I was vegetarian for about 4 years before I went vegan. Ethics was my reason. I still hold the same values. My post above was muddled because it was written while I was tired last night and I was trying to say too many things at once. I knew when I wrote it that I hadn't explained myself properly. I'll try to break it down elsewhere.

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#10 Old 11-21-2013, 01:02 PM
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Maybe a Mod would consider moving this post to the vegetarian support forum?
Since it is the OP's introductory post it should be fine unless things take a turn.
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I really just wanted to say hello and mention some of the things that led me here.

Welcome to the community smiley.gif
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#11 Old 11-21-2013, 02:07 PM
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Hi Hann and welcome to VeggieBoards.:up:

 

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#12 Old 11-21-2013, 04:41 PM
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Hey Hann!

Welcome! Not often we get a 'vegan turned vegetarian' in the welcome part of the board, but you're still welcome!

I'm sure the Mods can give you an idea of the best place to put any of your questions on the boards. I'm assuming 'transitioning to vegan' might be a good place because there seems to be questions that the vegan curious peeps might want to know the answer to?

Anyway, wherever you settle in the boards WELCOME! You've found the right place.



.

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#13 Old 11-22-2013, 06:05 AM
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Hiya Hann,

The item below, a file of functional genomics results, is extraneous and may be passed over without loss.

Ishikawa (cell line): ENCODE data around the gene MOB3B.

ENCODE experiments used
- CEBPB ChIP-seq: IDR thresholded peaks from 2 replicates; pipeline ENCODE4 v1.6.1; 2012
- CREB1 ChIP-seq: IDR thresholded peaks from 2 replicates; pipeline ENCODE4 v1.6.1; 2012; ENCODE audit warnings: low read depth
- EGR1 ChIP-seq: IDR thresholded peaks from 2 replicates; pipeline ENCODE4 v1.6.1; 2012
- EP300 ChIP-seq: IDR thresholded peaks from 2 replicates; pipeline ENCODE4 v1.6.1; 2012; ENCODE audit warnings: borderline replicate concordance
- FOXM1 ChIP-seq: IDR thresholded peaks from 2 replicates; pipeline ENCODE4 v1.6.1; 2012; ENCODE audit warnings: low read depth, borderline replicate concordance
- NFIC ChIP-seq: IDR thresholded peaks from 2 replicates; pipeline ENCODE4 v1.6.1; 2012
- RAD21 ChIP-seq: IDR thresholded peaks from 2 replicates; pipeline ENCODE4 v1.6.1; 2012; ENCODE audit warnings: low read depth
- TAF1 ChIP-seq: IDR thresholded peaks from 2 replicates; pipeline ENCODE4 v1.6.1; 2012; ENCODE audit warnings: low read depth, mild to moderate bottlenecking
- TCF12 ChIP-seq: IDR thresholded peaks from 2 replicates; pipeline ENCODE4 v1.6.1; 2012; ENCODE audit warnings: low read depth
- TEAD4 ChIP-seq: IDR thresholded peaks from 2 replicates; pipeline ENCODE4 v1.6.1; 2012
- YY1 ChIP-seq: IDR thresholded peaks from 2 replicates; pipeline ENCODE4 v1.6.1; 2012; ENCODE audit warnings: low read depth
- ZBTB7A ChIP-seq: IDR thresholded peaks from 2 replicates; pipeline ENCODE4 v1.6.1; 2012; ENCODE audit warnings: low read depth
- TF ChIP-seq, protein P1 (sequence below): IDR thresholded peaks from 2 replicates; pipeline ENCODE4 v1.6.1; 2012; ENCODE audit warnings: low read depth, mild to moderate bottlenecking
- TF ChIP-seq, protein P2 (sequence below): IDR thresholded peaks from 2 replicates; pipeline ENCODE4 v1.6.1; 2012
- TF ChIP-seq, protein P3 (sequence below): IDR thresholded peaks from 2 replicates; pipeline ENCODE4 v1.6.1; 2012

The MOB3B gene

Welcome to Veggie Boards :rockon:

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#14 Old 11-23-2013, 02:12 PM
 
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Hello! :)
Welcome!
And I'm glad to have these discussion points raised as have been mulling over similar ones lately :)

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#15 Old 11-23-2013, 05:58 PM
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I hear you on the dogmatism and negative connotations associated with calling yourself "vegan." I have hesitated to call myself "vegan" for similar reasons. However, I decided on using the word "vegan" for practical reasons. It does not necessarily perfectly define my personal philosophy but does convey my desire to avoid animals products. I do eat some potentially nonvegan items from time to time - bread products, veggie burgers, etc. I prefer to make choices that do the greatest good or least harm without fussing too much over the tiny details that likely have negligible impact on animal suffering.

There are lots of gradations to try without necessarily eating copious amounts of dairy and eggs - for about 6 months before I became vegan, I would eat vegan at home and lacto-ovo veg socially. It made my life a lot easier at that time. I was lacto-ovo veg for a long time before becoming vegan, so it would be very natural for me to revert back to that diet at some point. I would not feel guilty about going back to eating small amounts of eggs and dairy during a stressful time, hopefully briefly. Luckily, I haven't had such a time in the couple of years I've been vegan.